One disadvantage of float switch sensors or any other contact type sensor is that they cannot be used to measure the level of corrosive liquids unless special measures are taken. To overcome this challenge ultrasonic sensors are a great choice.
The picture above shows a float connected to a lever arm that rotates up to complete the circuit when the liquid level rises.
Ultrasonic sensors have the advantage of not having any moving parts and of being non-contact type. The device emits a sound at a very high frequency - ultrasonic frequency - and waits for the sound waves to bounce back from the liquid surface. These reflected sound waves are detected by the sensor. The time taken by the sound wave to travel to the liquid surface and back to the sensor is used to calculate the liquid level.
For accurate results, it is critical to follow mounting instructions from the manufacturer.
The sound beam emitted by the device is in the shape of a cone. If the tank diameter is too small, it affects the readings. Sound tubes can be used to make the sound beam narrow to prevent the sound beam from hitting the tank walls and prevent inaccurate readings. Ultrasonic sensors are usually costly.
There are continuous measurement types as well as fixed level measurement types. Measurement of ultrapure water(<= 0 ppm of total dissolved solids) level is an excellent example of an application of ultrasonic sensors.
The picture above shows a tank with a liquid level being measured by an ultrasonic sensor. The sensor is highlighted by an orange box. The yellow concentric circles represent the conical sound beam.
Non-Contact Capacitance Sensors
Non-contact capacitance sensors are an excellent choice when there are concerns of corrosion or contamination. This type of sensor is mounted along with the tank on the outside. The material of the tank and the liquid are important considerations - for example, the sensor can differentiate between the presence and absence of water in a glass/plastic tank. But metallic tanks can affect the readings. These types of sensors are usually used as level switches to measure a high or low level.
The picture above shows two capacitance type point level sensors for detecting high and low levels in the tank.
Wiring and Connecting a Level Sensor to PLCs
Analog level sensors can either send a 4-20 mA signal or a 1-5 V DC signal. These signals are hooked up to a PLC input analog module to convert the raw reading into a human-readable value. The level measurement is used for displaying the level reading or for a control action such as operating valves or turning on/off pumps.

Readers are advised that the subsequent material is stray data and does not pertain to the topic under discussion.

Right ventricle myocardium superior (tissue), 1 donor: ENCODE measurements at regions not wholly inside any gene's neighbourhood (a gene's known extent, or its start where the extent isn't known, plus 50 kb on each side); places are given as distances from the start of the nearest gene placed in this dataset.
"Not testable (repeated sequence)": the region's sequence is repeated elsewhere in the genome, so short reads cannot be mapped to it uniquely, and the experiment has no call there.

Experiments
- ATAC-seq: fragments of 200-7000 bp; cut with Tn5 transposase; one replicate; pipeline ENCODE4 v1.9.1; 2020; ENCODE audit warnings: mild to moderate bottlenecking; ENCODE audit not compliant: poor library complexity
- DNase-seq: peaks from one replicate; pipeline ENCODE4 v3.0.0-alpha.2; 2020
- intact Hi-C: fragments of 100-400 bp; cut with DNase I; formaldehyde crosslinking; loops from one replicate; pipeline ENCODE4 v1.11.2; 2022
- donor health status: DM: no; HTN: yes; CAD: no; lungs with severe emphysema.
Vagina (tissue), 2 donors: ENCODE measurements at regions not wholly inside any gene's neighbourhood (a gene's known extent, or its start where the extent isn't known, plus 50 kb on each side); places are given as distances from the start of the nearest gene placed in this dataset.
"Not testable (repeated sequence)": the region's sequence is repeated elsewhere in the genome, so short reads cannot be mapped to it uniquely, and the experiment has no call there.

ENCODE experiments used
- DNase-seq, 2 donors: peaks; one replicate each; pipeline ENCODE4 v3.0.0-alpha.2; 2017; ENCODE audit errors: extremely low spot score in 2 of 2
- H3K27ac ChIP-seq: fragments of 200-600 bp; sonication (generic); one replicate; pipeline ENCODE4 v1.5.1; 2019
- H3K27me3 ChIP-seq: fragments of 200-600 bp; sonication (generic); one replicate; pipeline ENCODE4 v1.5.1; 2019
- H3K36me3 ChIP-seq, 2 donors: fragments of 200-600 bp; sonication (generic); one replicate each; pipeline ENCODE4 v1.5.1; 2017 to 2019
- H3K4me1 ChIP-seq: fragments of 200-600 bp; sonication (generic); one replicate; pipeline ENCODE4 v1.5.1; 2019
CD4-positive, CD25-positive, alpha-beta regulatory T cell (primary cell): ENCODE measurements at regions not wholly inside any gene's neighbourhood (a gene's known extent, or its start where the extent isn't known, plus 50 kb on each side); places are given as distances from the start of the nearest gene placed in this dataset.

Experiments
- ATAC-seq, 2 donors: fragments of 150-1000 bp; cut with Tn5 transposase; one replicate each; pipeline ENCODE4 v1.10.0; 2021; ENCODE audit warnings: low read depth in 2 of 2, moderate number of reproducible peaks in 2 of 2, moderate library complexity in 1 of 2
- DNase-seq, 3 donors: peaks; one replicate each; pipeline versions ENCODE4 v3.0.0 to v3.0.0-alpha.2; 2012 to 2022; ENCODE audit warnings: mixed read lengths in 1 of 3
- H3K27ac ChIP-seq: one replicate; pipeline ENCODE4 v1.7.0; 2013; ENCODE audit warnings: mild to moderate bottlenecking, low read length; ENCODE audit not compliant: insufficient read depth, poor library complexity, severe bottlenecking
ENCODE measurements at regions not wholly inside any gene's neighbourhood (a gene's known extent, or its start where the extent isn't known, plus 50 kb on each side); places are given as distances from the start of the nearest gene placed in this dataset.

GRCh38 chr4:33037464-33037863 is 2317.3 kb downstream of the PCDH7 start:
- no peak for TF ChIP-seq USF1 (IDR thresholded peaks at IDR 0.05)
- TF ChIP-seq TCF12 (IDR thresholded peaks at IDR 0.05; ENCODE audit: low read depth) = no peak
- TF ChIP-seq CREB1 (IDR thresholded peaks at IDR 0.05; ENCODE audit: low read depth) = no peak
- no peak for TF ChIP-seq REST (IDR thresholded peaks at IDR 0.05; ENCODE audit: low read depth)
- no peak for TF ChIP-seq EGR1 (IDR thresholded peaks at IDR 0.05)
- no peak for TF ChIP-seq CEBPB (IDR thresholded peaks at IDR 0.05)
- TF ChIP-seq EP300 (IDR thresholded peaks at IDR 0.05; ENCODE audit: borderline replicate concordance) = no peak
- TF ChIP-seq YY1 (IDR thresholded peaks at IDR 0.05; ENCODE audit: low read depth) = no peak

4-20 mA current loops are some of the most common signals in industrial applications. 4 mA corresponds to the lowest value of measurement and 20 mA corresponds to the highest value. The reason 4 mA is used instead of a 0 mA signal is to differentiate between a reading of the lowest value and a broken wire connection. Most PLCs have a built-in 4-20 mA connection or have expansion modules that can measure 4-20 mA signals.
1-5 V DC signals are also some of the oldest and widely adopted, just like 4-20 mA signals. This voltage signal can then be wired to a PLC analog input module and the PLC can be programmed to convert the voltage into a level measurement.
The above picture shows a 1215c AC/DC/Rly Siemens PLC module with two analog inputs. The highlighted area shows how an analog level sensor can be wired to this PLC module. The circle with ”+” and ”-” represents an analog level sensor.
The picture above shows a Siemens code snippet for measuring 4-20 mA or a 1-5 VDC input signal. The analog input is scaled to represent an engineering value of 0.0-10.0 level in chosen units. When the scaled level reaches 1.5 or lower a pump is turned on. Upon reaching a preset level the digital level sensors send a voltage signal that is detected by the PLC and used for control action such as turning on/off a pump.
This picture above shows a Siemens PLC 1215c AC/DC/Rly CPU. The highlighted area in orange shows a digital switch connected to the input of the PLC.
The Siemens code snippet above shows how a digital level sensor can be used to turn off a pump when the tank reaches a high level.
In addition to analog modules, PLCs also come with expansion modules for protocols such as RS485, PROFIBUS, and IOLink that are commonly supported by various instruments.
In this tutorial, we have discussed what level sensors are, why they are one of the critical components of automation in process industries, and some of the most commonly used types of level sensors. We have also briefly covered analog & digital wiring connections to PLCs and sample Siemens code snippets to demonstrate how the signals can be scaled and used to control the level in a tank.